Ever since opening its doors to guests in 1890, the Imperial Hotel, Tokyo has been the city’s premier hotel for guests from all walks oflife. The Imperial has welcomed royalty, heads of state, celebrities and internationa business leaders for more than 120 years. Its prime location, inimitable personalised service, and myriad amenities continue to make it Tokyo’s grandest and most-luxurious hotel.

In 1923, a spectacular new low-rise building designed by American architect Frank Lloyd Wright had replaced The Imperial’s original structure. On the afternoon of its grand opening, Tokyo was hit by one of the most devastating earthquakes in recorded history.

While vast sections of the city were ravaged, The Imperial stood strong with minimal damage. The Imperial opened its doors to foreign embassy staff and international correspondents, and fed thousands of refugees until relief supplies arrived. Wright’s name as a visionary architect was spread far and wide, while The Imperial continues to be the hotel of choice for discerning visitors.

Throughout its 127-year history, The Imperial has seen its main structure renewed and replaced a number of times. As different generations of heads of state, royalty, film stars, and business tycoons make The Imperial their home away from home, the establishment continues to improve to become the best hotel in Tokyo for business trips, dining experiences and even sightseeing.

The Imperial Hotel, Tokyo is located near the Tokyo International Forum, one of the best venues for meetings and conventions. It is also within walking distance of the Ginza and Marunouchi shopping and theatre districts. For a more laidback experience with a shopping, dining, and entertainment atmosphere, head towards Yurakucho, an area sandwiched between Ginza and Marunouchi. Past Marunouchi is the historical district of Otemachi, a popular area for sightseeing.

 At the Imperial Hotel, Tokyo, there are 17 food and beverage outlets—comprising restaurants, bars and lounges—including some of the biggest names in Japan’s culinary scene. La Brasserie offers a menu of popular French fare, along with a unique assortment of timehonoured Imperial Hotel favourites.

Many of these classics come with historical footnotes from some 127 years of epicurean expertise. Enjoy this wonderful menu in an Art Nouveau setting, served with warm, unpretentious service and a selection of world-class wines.

One of the signature dishes at La Brasserie include the Original Imperial Hotel Chaliapin Steak. The Chaliapin Steak was created specifically for Russian opera singer Fyodor Ivanovich Chaliapin. A rump steak is marinated in onions to soften it and then topped off with generous helpings of onion sauté in place of a sauce. Subtle and complex flavours blend together in this traditional creation that has been passed down through the ages.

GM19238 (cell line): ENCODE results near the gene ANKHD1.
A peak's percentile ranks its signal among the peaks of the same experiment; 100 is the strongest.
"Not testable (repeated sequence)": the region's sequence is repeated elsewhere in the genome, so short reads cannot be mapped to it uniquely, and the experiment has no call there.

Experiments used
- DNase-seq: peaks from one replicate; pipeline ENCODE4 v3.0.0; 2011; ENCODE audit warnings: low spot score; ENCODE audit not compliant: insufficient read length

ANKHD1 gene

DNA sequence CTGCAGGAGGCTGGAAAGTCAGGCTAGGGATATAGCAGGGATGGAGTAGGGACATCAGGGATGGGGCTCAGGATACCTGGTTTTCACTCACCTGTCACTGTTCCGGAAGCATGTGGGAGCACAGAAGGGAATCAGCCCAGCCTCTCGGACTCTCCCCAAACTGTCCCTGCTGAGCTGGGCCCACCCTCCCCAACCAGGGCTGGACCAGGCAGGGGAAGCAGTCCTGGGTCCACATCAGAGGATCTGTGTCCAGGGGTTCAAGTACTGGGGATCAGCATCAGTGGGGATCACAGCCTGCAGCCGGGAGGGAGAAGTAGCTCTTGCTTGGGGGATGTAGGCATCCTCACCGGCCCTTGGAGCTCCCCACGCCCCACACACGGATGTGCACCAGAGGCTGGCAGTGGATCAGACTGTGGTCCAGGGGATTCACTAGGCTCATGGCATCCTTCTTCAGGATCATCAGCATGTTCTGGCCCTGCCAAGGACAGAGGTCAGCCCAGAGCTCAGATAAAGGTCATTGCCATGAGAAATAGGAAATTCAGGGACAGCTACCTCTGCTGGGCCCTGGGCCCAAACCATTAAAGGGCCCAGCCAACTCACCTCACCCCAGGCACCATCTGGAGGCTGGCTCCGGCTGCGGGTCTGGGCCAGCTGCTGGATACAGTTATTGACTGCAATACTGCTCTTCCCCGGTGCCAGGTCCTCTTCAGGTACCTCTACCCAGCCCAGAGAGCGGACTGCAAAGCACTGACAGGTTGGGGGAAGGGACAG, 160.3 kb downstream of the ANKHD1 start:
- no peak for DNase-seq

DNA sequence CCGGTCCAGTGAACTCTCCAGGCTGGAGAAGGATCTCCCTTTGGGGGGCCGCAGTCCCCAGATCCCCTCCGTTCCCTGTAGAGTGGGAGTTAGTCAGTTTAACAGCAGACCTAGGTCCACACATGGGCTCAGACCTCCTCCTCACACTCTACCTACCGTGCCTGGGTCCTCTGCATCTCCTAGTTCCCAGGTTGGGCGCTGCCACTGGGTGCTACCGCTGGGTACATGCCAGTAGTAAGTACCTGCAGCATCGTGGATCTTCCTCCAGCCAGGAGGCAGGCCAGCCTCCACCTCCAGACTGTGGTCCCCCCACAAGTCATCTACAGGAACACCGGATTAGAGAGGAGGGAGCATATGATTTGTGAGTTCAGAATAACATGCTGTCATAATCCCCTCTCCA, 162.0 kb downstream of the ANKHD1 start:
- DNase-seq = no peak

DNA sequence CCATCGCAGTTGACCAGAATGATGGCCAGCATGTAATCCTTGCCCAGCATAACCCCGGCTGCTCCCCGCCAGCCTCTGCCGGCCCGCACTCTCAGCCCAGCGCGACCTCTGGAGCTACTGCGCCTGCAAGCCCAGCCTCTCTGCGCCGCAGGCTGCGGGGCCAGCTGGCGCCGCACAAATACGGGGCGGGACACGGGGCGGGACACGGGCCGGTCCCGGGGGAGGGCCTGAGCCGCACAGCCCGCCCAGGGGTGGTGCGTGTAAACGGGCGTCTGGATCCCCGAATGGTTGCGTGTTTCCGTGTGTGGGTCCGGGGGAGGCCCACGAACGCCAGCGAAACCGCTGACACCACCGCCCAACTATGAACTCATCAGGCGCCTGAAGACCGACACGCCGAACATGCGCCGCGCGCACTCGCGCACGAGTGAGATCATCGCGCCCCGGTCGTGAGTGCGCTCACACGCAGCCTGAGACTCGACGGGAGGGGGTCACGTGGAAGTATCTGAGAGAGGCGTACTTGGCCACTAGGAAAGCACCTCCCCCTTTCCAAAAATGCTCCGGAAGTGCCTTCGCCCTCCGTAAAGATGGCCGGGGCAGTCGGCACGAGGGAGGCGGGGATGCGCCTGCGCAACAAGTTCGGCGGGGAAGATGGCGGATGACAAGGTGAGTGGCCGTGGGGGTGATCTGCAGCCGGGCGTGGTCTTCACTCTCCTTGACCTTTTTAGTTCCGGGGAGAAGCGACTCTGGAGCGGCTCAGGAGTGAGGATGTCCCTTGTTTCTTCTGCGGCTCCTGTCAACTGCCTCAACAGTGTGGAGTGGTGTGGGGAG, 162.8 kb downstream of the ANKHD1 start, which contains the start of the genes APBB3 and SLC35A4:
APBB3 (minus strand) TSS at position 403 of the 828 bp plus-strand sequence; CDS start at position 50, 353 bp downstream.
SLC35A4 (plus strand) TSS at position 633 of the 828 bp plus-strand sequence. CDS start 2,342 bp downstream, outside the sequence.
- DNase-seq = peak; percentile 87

France’s Le Monde newspaper together with the crème de la crème of French expat society and the diplomatic corps in Tokyo hail Les Saisons as Tokyo’s finest French restaurant. Chef Thierry Voisin is the genius behind Les Saisons’ sumptuously opulent menu.

Having honed his craft at the multi-Michelin-starred Boyer Les Crayeres under the tutelage of Gerard Boyer himself, Chef Voisin’s irresistible creations are veritable pieces of art. Served in a lavish setting designed by Francois Le Grix, the exquisite offerings are made even better by the Imperial Hotel’s impeccable service.

The Old Imperial Bar stands as the last bastion of Frank Lloyd Wright’s stunningly elaborate embellishments from the original structure of the Imperial Hotel. The bar’s signature concoction is the Mount Fuji.

Created in 1924, it has stood the test of time and remains a must-have for patrons of the bar. A refreshingly potent mix of gin, lemon juice, pineapple juice, egg whites and fresh cream is topped with a maraschino cherry representing the rising sun.

As expected of a bar at the Imperial, the Old Imperial Bar is famous for its discreet and masterful service. Bartenders are able to whip up any drink on request and are able to remember the faces and names of countless patrons.

Next to the main building of the Imperial Hotel stands the Imperial Tower. Spanning the 30th and 31st floors, rooms on the Premium Tower Floors offer picturesque views of Ginza and panoramic vistas of Hibiya Park.

Guests staying in the Imperial Tower gain access to numerous premium services. A dedicated floor attendant is at the guests’ beck and call to ensure their needs—from transportation arrangements, room amenities to table reservations anywhere—are met with precision, efficiency and speed.

A complimentary beverage service also is available in the evening, while continental breakfasts can be brought to guests’ rooms in the morning.

Tags: Hotel, Japan, Tokyo, Imperial Hotel